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24 October 2017 13:24 (South Africa)
Opinionista Mphumzi Maqungo

Beware, Cosatu, of being buried at Nkandla

  • Mphumzi Maqungo
    Mphumzi-Maqungo(1).jpg
    Mphumzi Maqungo

    Mphumzi Maqungo works at General Motors (GM) in Port Elizabeth. He is a full-time Shopsteward at GM. He has been active in the structures of the ANCYL; ANC and SACP in the Eastern Cape. He has served in various positions in Numsa, such as Eastern Cape Regional Treasurer, Acting Regional Secretary and Deputy Regional Chairperson. He is currently National Treasurer of Numsa.

Who suffers most from the clashes within Cosatu? The current paralysis has rendered the labour federation absent in the many battles faced by workers and the poor. If the working class is not careful, Cosatu, just like the South African Communist Party, will soon find itself buried in Nkandla.

To properly understand and locate the underlying factors that have led to the fragmentation of Cosatu, one needs to go no further than the South Africa Communist Party (SACP).

During the SACP’s 13th National Congress in 2012 general secretary Blade Nzimande, said, “There is a small, but lingering, phenomenon in the trade union movement that of wanting to deliberately cause strain and divide the labour movement from the SACP and ANC. We must intensify ideological work to expose and defeat this phenomenon within the ranks of Cosatu and the progressive trade union movement”.

There is no doubt this was a direct reference to the National Union of Metalworkers of South Africa (Numsa). This poisonous utterance by Nzimande, one of many, signalled the beginning of an ongoing and deliberate fragmentation of Cosatu. Instead of contributing towards unity of the progressive labour movement, the SACP has criticised those who stand for an independent and campaigning Cosatu, labelling them counter-revolutionary.

This strategy has unfolded persistently over the past two years, reaching the point we are at now. Today we have a Cosatu – that until recently was the only reliable and trusted fighting weapon at the disposal of the organised working class and the poor – that is fragmented, in a complete state of paralysis and bordering on implosion.

The current paralysis has rendered Cosatu absent in the many battles faced by workers and the poor. As we approach the sixth Central Committee (CC) we have little to assess since the Cosatu 11th National Congress. Cosatu is no longer a campaigning federation. It has failed to implement congress resolutions such the campaign against the banning of labour brokers, against e-tolling and the youth wage subsidy.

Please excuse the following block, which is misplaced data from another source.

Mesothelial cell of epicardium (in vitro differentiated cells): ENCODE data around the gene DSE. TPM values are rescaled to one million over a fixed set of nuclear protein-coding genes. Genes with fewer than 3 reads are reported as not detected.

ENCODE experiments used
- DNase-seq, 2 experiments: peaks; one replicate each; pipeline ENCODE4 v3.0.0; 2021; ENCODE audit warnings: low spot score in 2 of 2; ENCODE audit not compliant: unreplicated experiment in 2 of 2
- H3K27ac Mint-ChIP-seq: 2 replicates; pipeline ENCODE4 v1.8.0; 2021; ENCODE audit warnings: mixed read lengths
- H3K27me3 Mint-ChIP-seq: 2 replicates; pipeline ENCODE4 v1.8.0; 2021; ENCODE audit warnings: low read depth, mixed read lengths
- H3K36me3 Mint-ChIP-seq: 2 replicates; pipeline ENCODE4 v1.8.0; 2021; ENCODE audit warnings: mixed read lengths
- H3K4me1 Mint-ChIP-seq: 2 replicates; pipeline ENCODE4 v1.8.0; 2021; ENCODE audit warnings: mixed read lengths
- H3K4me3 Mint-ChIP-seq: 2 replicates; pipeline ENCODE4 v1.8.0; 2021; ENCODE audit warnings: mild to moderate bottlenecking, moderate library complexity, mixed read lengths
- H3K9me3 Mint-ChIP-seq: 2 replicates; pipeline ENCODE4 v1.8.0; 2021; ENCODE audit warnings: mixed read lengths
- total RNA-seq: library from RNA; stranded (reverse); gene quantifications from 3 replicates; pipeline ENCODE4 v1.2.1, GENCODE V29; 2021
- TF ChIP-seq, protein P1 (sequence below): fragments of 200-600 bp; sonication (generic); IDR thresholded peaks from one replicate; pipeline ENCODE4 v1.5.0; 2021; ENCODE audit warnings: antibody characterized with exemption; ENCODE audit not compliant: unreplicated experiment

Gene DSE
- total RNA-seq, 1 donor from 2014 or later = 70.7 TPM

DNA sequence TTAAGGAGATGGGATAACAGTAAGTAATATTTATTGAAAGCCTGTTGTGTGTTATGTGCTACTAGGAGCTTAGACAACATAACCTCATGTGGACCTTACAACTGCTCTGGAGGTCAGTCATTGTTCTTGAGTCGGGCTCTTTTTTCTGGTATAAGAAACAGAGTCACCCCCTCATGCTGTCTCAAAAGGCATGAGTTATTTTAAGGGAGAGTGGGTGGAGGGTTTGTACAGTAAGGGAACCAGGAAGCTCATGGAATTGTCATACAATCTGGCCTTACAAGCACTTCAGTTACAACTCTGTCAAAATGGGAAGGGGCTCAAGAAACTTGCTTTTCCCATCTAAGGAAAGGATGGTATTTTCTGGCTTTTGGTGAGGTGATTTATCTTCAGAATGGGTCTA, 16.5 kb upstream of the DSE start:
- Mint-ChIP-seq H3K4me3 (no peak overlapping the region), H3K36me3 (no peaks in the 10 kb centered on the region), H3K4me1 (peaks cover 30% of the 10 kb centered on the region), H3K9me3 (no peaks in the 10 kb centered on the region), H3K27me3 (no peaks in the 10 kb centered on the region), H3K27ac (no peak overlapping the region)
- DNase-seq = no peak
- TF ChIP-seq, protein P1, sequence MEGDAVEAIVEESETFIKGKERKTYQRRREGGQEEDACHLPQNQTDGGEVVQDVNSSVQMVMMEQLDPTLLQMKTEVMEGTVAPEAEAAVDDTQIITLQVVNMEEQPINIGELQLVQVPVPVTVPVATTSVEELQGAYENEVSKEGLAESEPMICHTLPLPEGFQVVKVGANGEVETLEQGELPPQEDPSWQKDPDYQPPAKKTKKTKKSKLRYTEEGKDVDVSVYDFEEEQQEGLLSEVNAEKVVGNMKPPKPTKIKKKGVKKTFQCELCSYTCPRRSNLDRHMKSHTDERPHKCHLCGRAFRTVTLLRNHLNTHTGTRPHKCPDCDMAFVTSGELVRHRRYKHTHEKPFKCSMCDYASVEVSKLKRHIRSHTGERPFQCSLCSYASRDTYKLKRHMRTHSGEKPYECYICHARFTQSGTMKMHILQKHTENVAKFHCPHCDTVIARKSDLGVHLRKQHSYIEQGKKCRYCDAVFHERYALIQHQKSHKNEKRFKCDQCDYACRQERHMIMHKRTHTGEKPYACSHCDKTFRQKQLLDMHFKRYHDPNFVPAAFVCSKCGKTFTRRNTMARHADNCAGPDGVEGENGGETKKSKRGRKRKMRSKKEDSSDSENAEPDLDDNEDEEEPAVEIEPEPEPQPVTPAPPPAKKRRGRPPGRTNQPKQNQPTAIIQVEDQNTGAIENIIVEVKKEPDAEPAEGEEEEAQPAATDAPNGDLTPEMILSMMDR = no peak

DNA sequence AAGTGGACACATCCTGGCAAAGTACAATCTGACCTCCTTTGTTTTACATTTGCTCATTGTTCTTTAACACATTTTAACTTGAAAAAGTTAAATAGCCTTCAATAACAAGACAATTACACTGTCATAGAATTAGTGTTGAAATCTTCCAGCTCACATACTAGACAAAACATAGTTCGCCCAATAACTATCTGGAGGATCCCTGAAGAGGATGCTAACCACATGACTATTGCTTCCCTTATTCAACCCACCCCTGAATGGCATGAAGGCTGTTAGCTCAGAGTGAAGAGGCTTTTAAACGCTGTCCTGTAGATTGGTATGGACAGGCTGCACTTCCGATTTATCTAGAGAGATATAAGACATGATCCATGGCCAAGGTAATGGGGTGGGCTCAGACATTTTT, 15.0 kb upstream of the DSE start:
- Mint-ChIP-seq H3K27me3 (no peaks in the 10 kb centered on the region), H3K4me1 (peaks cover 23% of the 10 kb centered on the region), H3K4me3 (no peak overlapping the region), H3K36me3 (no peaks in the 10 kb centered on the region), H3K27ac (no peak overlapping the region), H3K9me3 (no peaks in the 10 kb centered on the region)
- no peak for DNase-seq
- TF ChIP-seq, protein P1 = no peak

Where was the radical voice of Cosatu when workers in Marikana were slaughtered, when farm workers in De Doorns fought for a living wage?

While it remains immersed in its internal paralysis, mass poverty, unemployment and inequality continue unabated. The working class and the poor sink deeper into poverty and despair. This crisis and paralysis is an expression of the failure of the federation to contribute to a consistent revolutionary programme to transform our country in favour of workers and the poor.

What lies behind this paralysis? Numsa’s analytical work has confirmed that the centre of the crisis in Cosatu resides in the neoliberal and capitalist trajectory of our post 1994 negotiated settlement, which has sustained the racist and colonial character of the South African economy and society. We arrived at this position not by idle theoretical and academic work but through our longstanding struggles in the trenches with the rest of the liberation movement, and our 27 long years of struggle.

This has impacted directly on the divisions in Cosatu, which are about the soul and the character of the federation. There are two camps coming from within and among Cosatu’s top leadership: a camp that wants Cosatu to continue to fight for socialism and to give battle to neo-liberalism and another that wants a Cosatu that acts as the ‘labour desk’ of the ANC thereby consciously or unconsciously advancing the neo-liberal project underway in South Africa.

While this unfolds, who suffers most? It is clearly the workers, their families and whole communities. There is a serious disillusionment by the working class and the poor, propelled by the failures of the ANC-led government to champion a radical programme to improve the socio-economic conditions of the vast majority of our people.

The South African working class is crying out for a committed revolutionary socialist orientated trade union and political organ to educate, agitate, organise and mobilise them for radical transformation towards socialism.

Numsa and its allies know that it is not a coincidence that those aligned to a dominant faction in the ANC and SACP are working hard to weaken and fragment the trade union movement so that it’s unable to fight and lead popular struggles.
We have recognised that any shift in Cosatu requires a concerted effort to reclaim the Cosatu we know, the militant revolutionary voice of workers and the poor.